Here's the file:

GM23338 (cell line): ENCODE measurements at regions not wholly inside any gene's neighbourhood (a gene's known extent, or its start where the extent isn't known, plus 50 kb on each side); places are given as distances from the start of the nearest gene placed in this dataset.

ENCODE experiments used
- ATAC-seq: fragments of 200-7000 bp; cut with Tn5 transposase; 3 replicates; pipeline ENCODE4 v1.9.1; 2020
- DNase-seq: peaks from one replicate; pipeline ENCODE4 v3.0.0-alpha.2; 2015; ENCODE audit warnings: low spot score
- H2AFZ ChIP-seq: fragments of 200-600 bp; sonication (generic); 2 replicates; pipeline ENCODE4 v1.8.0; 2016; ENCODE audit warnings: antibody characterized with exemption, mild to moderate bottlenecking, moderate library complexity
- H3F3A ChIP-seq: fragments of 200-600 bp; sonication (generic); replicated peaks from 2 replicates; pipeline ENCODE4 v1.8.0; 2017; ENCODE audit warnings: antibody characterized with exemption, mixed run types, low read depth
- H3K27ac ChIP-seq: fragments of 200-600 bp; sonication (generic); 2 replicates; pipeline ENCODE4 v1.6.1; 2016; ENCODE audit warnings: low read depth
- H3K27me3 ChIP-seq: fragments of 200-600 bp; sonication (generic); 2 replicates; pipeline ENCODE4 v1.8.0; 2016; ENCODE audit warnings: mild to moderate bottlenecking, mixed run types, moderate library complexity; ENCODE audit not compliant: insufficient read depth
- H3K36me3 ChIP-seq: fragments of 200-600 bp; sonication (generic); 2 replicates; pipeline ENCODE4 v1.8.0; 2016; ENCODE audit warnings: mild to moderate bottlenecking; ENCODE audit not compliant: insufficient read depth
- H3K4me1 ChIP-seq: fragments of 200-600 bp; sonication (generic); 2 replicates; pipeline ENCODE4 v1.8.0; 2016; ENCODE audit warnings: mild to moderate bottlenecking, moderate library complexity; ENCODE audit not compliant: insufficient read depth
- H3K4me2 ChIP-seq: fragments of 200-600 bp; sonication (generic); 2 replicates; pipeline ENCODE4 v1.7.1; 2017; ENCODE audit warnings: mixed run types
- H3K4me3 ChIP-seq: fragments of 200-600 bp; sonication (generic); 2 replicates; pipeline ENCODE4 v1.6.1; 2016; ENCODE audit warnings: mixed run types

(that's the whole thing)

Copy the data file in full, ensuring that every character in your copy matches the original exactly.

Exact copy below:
GM23338 (cell line): ENCODE measurements at regions not wholly inside any gene's neighbourhood (a gene's known extent, or its start where the extent isn't known, plus 50 kb on each side); places are given as distances from the start of the nearest gene placed in this dataset.

ENCODE experiments used
- ATAC-seq: fragments of 200-7000 bp; cut with Tn5 transposase; 3 replicates; pipeline ENCODE4 v1.9.1; 2020
- DNase-seq: peaks from one replicate; pipeline ENCODE4 v3.0.0-alpha.2; 2015; ENCODE audit warnings: low spot score
- H2AFZ ChIP-seq: fragments of 200-600 bp; sonication (generic); 2 replicates; pipeline ENCODE4 v1.8.0; 2016; ENCODE audit warnings: antibody characterized with exemption, mild to moderate bottlenecking, moderate library complexity
- H3F3A ChIP-seq: fragments of 200-600 bp; sonication (generic); replicated peaks from 2 replicates; pipeline ENCODE4 v1.8.0; 2017; ENCODE audit warnings: antibody characterized with exemption, mixed run types, low read depth
- H3K27ac ChIP-seq: fragments of 200-600 bp; sonication (generic); 2 replicates; pipeline ENCODE4 v1.6.1; 2016; ENCODE audit warnings: low read depth
- H3K27me3 ChIP-seq: fragments of 200-600 bp; sonication (generic); 2 replicates; pipeline ENCODE4 v1.8.0; 2016; ENCODE audit warnings: mild to moderate bottlenecking, mixed run types, moderate library complexity; ENCODE audit not compliant: insufficient read depth
- H3K36me3 ChIP-seq: fragments of 200-600 bp; sonication (generic); 2 replicates; pipeline ENCODE4 v1.8.0; 2016; ENCODE audit warnings: mild to moderate bottlenecking; ENCODE audit not compliant: insufficient read depth
- H3K4me1 ChIP-seq: fragments of 200-600 bp; sonication (generic); 2 replicates; pipeline ENCODE4 v1.8.0; 2016; ENCODE audit warnings: mild to moderate bottlenecking, moderate library complexity; ENCODE audit not compliant: insufficient read depth
- H3K4me2 ChIP-seq: fragments of 200-600 bp; sonication (generic); 2 replicates; pipeline ENCODE4 v1.7.1; 2017; ENCODE audit warnings: mixed run types
- H3K4me3 ChIP-seq: fragments of 200-600 bp; sonication (generic); 2 replicates; pipeline ENCODE4 v1.6.1; 2016; ENCODE audit warnings: mixed run types